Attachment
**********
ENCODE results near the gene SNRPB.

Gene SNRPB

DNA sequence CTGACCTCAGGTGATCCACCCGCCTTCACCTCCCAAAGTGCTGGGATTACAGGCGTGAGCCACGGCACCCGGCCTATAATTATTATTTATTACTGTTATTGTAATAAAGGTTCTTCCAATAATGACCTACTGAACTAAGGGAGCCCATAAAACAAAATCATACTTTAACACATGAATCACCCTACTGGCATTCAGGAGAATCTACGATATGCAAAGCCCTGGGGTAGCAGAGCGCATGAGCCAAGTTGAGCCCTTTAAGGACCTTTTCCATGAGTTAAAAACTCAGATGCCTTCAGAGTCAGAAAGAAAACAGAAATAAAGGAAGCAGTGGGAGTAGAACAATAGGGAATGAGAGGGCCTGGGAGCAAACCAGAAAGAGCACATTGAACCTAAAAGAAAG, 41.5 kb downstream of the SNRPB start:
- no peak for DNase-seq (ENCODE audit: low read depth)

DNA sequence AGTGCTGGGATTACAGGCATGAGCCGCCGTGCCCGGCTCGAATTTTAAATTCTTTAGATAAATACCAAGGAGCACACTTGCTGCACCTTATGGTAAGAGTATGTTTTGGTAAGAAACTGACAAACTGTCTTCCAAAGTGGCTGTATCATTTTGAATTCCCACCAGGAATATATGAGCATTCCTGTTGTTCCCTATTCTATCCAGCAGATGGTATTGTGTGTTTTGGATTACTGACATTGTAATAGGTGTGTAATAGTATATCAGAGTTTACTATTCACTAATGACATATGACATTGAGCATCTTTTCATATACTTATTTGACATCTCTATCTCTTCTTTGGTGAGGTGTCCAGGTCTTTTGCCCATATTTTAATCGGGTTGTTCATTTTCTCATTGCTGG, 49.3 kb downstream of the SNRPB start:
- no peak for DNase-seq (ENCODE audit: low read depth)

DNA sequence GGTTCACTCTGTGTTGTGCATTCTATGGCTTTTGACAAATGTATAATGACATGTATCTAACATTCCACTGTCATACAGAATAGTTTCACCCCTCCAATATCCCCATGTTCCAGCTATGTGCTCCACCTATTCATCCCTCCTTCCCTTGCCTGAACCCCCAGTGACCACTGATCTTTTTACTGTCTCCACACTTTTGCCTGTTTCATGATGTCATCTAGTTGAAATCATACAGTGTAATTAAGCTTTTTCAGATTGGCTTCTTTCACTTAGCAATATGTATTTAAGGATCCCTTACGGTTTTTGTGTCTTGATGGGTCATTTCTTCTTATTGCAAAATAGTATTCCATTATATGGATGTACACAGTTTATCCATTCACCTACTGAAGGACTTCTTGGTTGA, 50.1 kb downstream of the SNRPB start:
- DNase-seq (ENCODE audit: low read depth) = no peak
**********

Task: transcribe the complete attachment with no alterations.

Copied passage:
ENCODE results near the gene SNRPB.

Gene SNRPB

DNA sequence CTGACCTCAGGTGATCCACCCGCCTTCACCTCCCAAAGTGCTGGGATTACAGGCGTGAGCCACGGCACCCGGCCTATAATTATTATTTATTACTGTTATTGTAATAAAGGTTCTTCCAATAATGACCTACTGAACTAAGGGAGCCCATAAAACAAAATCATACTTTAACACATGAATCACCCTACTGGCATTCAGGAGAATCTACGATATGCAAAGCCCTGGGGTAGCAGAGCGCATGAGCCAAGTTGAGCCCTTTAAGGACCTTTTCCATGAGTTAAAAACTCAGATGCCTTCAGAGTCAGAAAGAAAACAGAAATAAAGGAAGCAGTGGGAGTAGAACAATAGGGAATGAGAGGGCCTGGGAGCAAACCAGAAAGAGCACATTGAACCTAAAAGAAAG, 41.5 kb downstream of the SNRPB start:
- no peak for DNase-seq (ENCODE audit: low read depth)

DNA sequence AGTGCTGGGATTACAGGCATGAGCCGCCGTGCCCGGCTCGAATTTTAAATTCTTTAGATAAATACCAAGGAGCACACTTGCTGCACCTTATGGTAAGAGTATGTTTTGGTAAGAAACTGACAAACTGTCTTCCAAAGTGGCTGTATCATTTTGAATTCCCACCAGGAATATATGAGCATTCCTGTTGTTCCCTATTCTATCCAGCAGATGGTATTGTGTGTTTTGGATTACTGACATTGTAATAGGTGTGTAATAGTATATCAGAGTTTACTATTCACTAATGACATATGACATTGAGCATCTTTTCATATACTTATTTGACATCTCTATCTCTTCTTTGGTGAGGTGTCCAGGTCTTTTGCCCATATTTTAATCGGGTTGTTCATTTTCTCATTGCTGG, 49.3 kb downstream of the SNRPB start:
- no peak for DNase-seq (ENCODE audit: low read depth)

DNA sequence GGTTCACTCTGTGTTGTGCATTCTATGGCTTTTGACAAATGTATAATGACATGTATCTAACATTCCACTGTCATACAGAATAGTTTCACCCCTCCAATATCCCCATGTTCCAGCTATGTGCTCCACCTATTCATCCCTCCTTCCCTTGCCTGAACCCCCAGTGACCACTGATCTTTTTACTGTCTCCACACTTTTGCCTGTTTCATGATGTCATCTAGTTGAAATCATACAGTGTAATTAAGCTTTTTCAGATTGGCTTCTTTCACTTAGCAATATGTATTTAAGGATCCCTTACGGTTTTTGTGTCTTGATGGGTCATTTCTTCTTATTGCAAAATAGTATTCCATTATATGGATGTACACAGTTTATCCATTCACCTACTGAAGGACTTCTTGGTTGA, 50.1 kb downstream of the SNRPB start:
- DNase-seq (ENCODE audit: low read depth) = no peak